PAH is characterized by remodeling of the pulmonary arterial vessels, which involves progressive distal vessel obliteration leading to an increase in the TPR. This increase in TPR leads to an increase in the RV afterload leading to RV dysfunction and CO decrease. In our study, mPAP was not statistically changed but TPR were decreased, the degree of distal obliteration (%) was reduced, and CO was increased in the NAC treated group. We might explain the decrease in TPR by the significant decrease in the distal artery occlusion. The simplified classical relationship between mPAP, CO and TRP is the following: mPAP = CO*TPR. In other terms, CO = mPAP/TPR. So even if mPAP remains not statistically changed, the increase in CO might be the consequence of reduced TPR and therefore of reduced distal pulmonary vascular occlusion. CO depending on proper calibration of RV contractility and impedance to blood flow through the lungs, NAC may also have a direct beneficial impact on CO though improvement of RV contractility. However, this parameter has not been analyzed in our study but deserve further investigation in order to ascertain a direct RV protective effect in PH. Another argument in favor of a direct impact of NAC on right ventricle is provided in a recent review by Voelkel on oxidative stress and PH [41]. In this review, influence of oxidative stress on pulmonary vasculature and cardiac cells was extensively analyzed, particularly in the RV failure mechanism. The authors propose a kinetic model of oxidative stress with an impact on pulmonary vasculature at an early stage and on RV at a later stage and throughout the development of the RV disease. In order to confirm their hypothesis on cardiac dysfunction, protandim treatment (having antioxidant properties) of the Su/Hx rats prevented the development of RV failure and fibrosis. Analysis of mitochondrial and metabolic gene remodeling in the RV as it was recently reported by Gomez et al., would probably also afford significant information on cardio protective pathway of NAC and need to be performed in next experiments [42].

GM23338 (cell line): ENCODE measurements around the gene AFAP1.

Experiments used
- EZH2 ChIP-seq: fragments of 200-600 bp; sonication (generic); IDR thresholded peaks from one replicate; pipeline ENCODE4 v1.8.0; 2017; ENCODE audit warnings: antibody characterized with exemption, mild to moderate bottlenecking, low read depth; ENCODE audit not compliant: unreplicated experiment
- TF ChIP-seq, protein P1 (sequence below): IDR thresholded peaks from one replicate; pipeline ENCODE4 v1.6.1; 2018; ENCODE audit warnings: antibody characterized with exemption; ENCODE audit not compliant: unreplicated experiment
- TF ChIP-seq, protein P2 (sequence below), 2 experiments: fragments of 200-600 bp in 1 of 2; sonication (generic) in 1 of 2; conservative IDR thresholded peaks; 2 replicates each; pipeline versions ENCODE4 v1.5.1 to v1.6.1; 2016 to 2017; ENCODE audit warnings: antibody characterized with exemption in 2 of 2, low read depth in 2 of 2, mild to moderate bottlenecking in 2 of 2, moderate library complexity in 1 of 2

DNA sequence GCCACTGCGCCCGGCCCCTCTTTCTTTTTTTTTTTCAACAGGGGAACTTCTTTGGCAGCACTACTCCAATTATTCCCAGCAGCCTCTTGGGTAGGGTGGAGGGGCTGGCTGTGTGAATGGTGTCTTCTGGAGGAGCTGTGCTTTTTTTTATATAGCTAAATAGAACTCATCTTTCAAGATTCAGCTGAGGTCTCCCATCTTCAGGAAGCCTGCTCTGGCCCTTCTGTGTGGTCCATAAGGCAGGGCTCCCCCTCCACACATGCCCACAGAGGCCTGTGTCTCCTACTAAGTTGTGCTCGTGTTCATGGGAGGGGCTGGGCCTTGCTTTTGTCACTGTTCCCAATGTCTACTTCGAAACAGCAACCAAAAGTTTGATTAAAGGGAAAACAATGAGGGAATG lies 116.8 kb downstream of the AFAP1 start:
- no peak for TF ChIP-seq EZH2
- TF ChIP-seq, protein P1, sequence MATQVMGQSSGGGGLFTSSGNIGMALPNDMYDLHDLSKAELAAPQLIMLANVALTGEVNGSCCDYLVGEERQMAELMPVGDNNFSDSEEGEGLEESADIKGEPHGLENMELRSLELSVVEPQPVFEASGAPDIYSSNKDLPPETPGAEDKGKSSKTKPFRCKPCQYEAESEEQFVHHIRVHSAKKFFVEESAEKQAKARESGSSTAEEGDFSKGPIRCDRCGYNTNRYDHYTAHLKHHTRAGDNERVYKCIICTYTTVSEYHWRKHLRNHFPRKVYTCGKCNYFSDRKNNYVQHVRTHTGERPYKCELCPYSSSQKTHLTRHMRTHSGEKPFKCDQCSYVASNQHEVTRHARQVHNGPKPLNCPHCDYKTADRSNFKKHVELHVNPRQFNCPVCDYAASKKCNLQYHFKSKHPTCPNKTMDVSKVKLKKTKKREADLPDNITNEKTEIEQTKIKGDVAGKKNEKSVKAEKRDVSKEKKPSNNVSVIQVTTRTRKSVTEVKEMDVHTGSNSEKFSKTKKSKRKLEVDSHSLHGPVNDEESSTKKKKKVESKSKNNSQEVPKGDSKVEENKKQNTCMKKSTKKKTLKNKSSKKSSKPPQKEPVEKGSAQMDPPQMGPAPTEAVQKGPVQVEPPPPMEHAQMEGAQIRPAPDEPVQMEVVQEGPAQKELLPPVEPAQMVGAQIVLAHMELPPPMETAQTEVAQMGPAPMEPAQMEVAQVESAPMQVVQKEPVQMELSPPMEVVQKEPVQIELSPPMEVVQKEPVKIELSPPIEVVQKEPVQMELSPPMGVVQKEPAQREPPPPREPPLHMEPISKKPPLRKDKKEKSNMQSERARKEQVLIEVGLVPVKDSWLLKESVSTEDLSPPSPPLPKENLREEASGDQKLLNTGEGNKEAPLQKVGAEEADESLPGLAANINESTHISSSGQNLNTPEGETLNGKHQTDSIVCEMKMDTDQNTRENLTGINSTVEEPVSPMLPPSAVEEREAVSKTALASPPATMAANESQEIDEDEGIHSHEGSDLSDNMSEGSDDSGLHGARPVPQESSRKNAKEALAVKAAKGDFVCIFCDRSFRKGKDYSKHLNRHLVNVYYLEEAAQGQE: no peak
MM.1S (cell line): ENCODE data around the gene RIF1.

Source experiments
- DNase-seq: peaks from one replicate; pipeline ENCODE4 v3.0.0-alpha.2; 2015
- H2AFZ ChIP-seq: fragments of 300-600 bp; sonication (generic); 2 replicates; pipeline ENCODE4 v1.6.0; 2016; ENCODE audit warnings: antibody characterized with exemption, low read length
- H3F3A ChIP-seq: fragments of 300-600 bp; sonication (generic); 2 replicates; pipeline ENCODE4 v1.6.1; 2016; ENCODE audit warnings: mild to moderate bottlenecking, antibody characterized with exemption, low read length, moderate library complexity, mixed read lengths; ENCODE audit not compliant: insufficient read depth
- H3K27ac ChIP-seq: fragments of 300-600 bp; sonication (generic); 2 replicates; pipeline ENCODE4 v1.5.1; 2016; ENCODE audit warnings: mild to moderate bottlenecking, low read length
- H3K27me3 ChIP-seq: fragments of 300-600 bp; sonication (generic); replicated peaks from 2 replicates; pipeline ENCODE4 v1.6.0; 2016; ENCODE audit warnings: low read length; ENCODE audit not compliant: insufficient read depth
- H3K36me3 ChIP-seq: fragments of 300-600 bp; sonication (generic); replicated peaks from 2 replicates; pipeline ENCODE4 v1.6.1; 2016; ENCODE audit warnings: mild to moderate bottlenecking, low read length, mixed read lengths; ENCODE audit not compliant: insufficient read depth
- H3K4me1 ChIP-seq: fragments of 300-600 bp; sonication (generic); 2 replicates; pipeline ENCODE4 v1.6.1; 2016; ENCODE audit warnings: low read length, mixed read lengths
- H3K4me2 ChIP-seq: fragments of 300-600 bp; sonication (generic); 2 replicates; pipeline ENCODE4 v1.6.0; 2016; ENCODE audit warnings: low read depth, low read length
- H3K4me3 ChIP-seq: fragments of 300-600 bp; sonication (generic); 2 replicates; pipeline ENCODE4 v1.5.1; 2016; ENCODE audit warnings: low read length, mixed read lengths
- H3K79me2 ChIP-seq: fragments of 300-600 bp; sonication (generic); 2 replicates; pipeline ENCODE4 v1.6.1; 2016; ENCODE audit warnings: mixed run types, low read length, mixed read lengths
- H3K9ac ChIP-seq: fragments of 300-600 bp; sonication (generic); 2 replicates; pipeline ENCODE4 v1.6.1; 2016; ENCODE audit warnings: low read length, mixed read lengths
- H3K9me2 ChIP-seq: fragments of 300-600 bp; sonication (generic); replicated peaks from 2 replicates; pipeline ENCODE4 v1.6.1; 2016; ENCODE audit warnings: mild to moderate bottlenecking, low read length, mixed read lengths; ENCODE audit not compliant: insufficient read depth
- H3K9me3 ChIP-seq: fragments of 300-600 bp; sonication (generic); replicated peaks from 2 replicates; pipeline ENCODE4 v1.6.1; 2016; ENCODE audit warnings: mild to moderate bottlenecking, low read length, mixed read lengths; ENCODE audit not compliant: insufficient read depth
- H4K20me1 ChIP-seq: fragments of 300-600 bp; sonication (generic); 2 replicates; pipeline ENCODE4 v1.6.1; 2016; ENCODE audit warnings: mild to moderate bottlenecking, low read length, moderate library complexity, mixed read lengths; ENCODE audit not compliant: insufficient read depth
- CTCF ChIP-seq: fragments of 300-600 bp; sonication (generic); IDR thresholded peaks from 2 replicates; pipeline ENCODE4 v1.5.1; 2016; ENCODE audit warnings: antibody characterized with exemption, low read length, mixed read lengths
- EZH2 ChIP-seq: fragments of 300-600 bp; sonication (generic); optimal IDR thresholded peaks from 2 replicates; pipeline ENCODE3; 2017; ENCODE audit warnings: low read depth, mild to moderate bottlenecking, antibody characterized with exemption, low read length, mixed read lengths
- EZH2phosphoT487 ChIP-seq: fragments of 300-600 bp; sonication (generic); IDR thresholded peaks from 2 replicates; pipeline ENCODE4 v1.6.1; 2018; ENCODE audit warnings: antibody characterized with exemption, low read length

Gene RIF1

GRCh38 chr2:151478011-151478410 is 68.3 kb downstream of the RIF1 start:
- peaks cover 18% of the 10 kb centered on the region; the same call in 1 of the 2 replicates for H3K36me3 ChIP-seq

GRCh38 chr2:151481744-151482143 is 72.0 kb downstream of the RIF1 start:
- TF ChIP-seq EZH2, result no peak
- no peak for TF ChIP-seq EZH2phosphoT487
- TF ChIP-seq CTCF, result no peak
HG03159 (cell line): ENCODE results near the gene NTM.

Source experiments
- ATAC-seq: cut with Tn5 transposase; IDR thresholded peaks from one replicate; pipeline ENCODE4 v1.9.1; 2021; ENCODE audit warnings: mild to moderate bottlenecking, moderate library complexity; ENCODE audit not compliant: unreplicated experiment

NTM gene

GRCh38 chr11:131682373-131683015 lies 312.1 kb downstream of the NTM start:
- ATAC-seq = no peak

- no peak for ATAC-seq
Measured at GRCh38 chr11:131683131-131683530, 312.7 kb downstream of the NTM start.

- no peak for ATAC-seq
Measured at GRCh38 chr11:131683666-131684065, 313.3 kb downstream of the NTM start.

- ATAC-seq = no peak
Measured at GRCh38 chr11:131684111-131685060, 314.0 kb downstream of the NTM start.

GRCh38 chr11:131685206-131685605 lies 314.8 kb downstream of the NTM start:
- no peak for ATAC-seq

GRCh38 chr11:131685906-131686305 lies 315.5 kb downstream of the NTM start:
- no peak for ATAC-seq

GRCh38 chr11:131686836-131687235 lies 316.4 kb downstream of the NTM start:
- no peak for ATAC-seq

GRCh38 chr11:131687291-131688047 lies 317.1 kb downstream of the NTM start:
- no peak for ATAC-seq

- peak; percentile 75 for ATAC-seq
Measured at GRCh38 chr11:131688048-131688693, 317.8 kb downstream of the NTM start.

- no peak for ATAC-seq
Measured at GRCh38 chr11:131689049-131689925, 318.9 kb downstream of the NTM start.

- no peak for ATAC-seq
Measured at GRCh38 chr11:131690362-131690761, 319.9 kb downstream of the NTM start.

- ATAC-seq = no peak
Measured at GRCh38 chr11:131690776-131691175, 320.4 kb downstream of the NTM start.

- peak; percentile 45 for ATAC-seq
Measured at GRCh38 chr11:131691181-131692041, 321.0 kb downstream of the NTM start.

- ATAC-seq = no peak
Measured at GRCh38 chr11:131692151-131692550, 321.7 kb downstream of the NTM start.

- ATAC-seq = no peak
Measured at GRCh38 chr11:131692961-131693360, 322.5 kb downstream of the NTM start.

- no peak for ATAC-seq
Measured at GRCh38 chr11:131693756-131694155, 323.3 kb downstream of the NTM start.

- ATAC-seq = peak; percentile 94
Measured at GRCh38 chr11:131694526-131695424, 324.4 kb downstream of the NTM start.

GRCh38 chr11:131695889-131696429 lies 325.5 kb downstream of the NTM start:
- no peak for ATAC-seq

Pressure overload usually increases pulmonary vascular resistance and cardiomyocyte stress leading to cardiomyocyte hypertrophy and extracellular matrix changes with fibrosis. Endomyocardial biopsy specimens from patients with PAH show increased levels of fibrosis affecting myocardial systolic and diastolic function [43, 44]. In a recent review analyzing the RV under pressure, maladaptative neurohormonal signaling, oxidative stress and inflammation in the heart were reported as processes possibly accelerating the development of right-heart failure in PAH [16]. In vitro and in vivo studies have shown that reactive oxygen species (ROS) induce cardiomyocyte hypertrophy as well as fibrosis [45] and in the MCT-induced model of PH, right ventricular failure was associated with oxidative stress [46]. Moreover, in conditions of ischemia/reperfusion, macrophages recruit neutrophils through the secretion of IL-6, which are an important source of ROS [16]. Interestingly, Ang II induces cardiomyocyte hypertrophy, inflammation, fibrosis and contractile dysfunction through in part by the formation of ROS [47]. Due to its antioxidant, anti-inflammatory and cardioprotective properties, NAC improved right ventricular function (CO) with inhibition of cardiomyocyte hypertrophy and fibrosis.